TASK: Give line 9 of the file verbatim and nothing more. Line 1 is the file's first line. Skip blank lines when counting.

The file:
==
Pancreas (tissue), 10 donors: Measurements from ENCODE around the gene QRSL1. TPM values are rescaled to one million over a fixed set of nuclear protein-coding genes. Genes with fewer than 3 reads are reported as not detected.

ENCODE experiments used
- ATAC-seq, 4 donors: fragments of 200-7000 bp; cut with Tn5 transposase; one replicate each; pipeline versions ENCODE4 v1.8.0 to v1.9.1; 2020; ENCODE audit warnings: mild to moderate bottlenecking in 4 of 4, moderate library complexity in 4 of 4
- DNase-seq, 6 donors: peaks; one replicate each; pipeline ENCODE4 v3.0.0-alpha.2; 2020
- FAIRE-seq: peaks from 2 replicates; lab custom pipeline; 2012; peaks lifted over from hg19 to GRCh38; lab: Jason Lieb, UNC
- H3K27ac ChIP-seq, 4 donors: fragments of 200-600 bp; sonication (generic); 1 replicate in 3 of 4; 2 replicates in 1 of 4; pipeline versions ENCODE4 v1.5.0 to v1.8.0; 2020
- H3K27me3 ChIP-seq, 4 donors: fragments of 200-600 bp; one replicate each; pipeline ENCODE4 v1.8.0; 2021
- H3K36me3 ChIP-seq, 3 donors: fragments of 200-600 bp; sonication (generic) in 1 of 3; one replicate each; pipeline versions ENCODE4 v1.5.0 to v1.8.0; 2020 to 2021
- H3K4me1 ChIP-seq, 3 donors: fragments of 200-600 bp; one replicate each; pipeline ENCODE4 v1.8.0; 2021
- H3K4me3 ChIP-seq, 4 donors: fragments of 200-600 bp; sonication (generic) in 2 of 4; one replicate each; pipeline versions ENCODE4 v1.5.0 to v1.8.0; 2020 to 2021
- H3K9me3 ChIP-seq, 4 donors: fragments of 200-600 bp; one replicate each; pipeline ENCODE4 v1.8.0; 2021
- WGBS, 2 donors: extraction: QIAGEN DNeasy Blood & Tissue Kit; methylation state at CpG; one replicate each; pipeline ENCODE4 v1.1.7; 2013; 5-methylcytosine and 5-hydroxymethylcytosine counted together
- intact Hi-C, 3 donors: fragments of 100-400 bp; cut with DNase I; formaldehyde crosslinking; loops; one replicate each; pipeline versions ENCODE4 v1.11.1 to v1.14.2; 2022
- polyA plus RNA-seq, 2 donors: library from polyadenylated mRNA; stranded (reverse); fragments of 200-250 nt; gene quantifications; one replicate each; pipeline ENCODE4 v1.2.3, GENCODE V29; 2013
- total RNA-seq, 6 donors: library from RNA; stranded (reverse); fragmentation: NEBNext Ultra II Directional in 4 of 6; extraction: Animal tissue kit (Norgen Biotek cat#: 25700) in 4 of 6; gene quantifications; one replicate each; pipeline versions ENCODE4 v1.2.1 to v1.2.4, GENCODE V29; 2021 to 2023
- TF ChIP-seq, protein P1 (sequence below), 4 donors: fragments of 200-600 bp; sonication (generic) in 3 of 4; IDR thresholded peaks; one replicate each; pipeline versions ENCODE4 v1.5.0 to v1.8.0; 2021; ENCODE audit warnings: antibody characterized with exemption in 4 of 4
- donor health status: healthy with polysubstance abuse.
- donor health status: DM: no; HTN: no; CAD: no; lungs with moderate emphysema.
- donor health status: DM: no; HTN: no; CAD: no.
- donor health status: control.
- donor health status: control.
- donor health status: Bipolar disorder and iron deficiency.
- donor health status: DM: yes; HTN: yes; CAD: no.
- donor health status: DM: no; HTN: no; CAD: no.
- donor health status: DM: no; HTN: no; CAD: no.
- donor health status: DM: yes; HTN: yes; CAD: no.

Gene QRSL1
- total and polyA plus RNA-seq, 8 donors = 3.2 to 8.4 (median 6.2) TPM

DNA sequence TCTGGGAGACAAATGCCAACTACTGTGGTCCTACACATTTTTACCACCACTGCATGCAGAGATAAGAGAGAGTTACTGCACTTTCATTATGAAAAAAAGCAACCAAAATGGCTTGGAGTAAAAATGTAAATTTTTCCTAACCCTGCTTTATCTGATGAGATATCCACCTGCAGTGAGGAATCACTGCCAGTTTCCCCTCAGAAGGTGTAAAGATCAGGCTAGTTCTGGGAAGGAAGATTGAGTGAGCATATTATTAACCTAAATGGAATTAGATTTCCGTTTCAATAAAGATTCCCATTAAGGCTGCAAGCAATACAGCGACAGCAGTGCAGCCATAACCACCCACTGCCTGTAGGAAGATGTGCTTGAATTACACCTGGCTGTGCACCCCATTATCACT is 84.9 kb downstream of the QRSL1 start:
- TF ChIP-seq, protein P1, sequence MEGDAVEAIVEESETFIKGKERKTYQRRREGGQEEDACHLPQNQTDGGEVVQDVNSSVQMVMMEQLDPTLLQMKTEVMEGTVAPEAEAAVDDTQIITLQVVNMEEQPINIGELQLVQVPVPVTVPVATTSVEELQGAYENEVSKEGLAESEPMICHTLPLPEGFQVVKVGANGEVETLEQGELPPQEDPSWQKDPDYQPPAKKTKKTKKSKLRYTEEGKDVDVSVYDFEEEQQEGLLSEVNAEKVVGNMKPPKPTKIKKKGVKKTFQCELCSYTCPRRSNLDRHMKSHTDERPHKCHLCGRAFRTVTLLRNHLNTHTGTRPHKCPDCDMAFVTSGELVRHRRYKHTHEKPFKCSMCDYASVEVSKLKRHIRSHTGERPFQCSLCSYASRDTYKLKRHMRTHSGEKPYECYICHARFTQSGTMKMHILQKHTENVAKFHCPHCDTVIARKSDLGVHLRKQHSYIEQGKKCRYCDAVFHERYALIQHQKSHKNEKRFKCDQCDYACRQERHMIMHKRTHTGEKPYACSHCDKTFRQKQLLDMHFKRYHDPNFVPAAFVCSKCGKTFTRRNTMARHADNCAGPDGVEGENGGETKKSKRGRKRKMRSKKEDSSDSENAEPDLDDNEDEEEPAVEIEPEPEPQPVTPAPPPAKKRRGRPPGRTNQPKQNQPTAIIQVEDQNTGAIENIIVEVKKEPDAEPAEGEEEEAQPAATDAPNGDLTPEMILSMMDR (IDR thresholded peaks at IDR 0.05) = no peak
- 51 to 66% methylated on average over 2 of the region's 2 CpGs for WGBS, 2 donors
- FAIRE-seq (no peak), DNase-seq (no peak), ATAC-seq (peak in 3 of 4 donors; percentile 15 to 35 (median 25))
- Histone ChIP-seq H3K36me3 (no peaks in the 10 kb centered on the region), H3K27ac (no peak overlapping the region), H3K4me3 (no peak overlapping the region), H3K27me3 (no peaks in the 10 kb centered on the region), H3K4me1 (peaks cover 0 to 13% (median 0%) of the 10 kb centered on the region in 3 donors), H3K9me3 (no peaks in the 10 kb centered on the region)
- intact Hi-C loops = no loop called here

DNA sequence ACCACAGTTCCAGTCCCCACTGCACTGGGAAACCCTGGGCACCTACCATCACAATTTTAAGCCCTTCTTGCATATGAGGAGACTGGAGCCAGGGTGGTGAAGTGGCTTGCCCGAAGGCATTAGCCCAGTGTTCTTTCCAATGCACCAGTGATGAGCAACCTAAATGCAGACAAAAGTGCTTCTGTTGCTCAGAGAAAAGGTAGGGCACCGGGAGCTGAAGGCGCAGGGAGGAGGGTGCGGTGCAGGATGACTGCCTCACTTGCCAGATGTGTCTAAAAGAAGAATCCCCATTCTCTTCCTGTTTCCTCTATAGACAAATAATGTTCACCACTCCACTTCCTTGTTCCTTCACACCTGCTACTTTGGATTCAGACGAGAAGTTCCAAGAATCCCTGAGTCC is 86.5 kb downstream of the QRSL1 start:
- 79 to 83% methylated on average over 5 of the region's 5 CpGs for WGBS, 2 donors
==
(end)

- H3K4me1 ChIP-seq, 3 donors: fragments of 200-600 bp; one replicate each; pipeline ENCODE4 v1.8.0; 2021